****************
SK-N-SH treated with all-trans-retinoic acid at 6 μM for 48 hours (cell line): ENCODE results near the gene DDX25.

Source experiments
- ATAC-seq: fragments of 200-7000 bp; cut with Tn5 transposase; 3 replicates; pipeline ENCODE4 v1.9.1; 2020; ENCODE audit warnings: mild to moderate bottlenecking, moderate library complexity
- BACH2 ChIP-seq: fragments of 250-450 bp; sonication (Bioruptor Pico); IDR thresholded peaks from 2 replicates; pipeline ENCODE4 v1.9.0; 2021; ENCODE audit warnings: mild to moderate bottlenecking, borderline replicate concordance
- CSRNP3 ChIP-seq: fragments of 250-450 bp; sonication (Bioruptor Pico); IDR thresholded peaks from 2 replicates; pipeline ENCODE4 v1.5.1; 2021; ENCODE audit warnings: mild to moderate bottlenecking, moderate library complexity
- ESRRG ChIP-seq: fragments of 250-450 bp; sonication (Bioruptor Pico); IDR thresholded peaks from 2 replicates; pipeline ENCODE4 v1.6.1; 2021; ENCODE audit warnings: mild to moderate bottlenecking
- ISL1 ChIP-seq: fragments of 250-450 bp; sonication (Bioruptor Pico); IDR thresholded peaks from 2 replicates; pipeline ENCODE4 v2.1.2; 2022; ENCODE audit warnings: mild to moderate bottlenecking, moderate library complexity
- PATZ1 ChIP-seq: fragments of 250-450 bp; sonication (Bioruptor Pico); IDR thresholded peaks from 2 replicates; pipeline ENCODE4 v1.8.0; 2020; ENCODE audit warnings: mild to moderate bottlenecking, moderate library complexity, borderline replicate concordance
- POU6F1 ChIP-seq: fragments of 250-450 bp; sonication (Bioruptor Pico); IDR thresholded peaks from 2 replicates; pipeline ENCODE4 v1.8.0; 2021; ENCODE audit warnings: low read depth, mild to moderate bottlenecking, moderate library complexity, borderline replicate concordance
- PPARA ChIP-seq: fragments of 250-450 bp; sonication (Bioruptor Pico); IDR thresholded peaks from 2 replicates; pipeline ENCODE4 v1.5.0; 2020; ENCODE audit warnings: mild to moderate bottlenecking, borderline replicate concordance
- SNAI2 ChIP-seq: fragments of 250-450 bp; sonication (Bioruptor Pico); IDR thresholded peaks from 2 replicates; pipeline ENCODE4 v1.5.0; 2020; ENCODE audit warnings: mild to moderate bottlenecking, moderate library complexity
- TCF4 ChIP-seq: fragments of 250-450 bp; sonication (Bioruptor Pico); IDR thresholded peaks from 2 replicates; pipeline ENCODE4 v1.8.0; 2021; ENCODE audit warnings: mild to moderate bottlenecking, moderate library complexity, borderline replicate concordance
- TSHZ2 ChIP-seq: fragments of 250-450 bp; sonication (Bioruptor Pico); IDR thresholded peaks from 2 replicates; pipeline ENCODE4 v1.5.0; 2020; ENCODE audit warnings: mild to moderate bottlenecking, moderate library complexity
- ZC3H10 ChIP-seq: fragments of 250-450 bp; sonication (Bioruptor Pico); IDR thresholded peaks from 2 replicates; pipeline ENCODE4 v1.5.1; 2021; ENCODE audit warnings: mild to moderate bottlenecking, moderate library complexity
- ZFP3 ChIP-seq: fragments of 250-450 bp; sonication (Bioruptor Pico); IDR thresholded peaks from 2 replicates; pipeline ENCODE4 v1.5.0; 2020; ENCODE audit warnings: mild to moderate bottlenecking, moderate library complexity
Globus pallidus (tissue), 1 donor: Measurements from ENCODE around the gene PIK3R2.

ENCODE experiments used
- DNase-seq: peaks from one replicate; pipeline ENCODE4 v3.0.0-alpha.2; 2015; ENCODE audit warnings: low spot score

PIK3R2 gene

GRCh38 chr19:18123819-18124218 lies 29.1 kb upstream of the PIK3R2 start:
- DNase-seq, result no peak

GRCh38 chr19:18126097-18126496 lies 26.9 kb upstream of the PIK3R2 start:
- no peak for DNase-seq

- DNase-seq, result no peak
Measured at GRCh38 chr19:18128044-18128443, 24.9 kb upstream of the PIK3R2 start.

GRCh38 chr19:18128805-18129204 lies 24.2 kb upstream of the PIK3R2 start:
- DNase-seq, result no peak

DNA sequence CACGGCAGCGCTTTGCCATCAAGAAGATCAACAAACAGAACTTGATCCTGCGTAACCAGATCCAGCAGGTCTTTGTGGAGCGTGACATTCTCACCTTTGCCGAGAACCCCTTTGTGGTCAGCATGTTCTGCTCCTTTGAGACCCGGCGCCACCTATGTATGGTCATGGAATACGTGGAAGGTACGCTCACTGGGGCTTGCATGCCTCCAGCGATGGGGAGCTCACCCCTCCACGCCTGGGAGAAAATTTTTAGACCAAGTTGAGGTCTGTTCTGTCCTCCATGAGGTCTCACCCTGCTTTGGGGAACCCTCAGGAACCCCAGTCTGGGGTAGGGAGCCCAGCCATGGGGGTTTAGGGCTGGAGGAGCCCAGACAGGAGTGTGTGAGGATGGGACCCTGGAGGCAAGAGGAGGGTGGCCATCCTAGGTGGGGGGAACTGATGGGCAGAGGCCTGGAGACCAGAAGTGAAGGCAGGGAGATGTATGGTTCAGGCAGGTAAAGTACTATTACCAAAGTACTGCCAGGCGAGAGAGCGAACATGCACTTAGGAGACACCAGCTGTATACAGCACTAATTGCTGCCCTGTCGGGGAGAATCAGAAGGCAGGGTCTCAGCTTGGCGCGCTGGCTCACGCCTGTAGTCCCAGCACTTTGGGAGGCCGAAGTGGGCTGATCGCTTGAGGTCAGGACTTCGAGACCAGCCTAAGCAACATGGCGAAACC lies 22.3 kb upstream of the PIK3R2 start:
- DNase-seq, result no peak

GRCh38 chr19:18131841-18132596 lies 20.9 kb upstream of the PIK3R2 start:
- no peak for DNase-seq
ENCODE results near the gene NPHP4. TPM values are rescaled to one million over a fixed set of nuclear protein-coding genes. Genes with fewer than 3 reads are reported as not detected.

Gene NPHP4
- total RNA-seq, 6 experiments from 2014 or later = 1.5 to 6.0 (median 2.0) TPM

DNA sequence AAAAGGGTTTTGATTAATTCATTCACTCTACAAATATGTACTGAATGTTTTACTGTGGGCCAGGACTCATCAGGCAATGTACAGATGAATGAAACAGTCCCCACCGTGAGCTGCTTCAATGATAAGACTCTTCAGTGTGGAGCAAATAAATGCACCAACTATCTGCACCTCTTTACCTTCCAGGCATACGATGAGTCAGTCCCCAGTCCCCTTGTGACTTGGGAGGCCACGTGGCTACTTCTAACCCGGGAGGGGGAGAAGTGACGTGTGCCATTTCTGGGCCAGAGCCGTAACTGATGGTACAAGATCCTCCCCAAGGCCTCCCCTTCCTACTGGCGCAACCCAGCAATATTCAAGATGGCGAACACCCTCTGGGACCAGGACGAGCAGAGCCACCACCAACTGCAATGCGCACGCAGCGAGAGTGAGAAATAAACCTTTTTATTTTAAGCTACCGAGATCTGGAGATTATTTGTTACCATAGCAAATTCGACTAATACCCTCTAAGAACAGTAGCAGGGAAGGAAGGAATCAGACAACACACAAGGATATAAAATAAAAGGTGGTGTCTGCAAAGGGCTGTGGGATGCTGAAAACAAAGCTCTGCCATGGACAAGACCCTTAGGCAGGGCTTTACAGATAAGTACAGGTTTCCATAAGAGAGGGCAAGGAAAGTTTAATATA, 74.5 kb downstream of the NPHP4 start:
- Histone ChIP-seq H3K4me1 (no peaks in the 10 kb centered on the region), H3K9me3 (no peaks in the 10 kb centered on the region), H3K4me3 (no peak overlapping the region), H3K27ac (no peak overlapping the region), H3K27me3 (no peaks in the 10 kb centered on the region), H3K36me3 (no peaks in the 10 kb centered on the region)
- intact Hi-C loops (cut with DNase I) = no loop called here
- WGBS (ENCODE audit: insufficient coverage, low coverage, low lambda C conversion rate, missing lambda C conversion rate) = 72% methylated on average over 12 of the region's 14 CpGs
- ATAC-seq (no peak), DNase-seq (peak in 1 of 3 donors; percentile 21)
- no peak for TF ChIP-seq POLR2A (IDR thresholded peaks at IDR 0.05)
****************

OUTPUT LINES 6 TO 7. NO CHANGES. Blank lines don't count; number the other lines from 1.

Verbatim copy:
- ESRRG ChIP-seq: fragments of 250-450 bp; sonication (Bioruptor Pico); IDR thresholded peaks from 2 replicates; pipeline ENCODE4 v1.6.1; 2021; ENCODE audit warnings: mild to moderate bottlenecking
- ISL1 ChIP-seq: fragments of 250-450 bp; sonication (Bioruptor Pico); IDR thresholded peaks from 2 replicates; pipeline ENCODE4 v2.1.2; 2022; ENCODE audit warnings: mild to moderate bottlenecking, moderate library complexity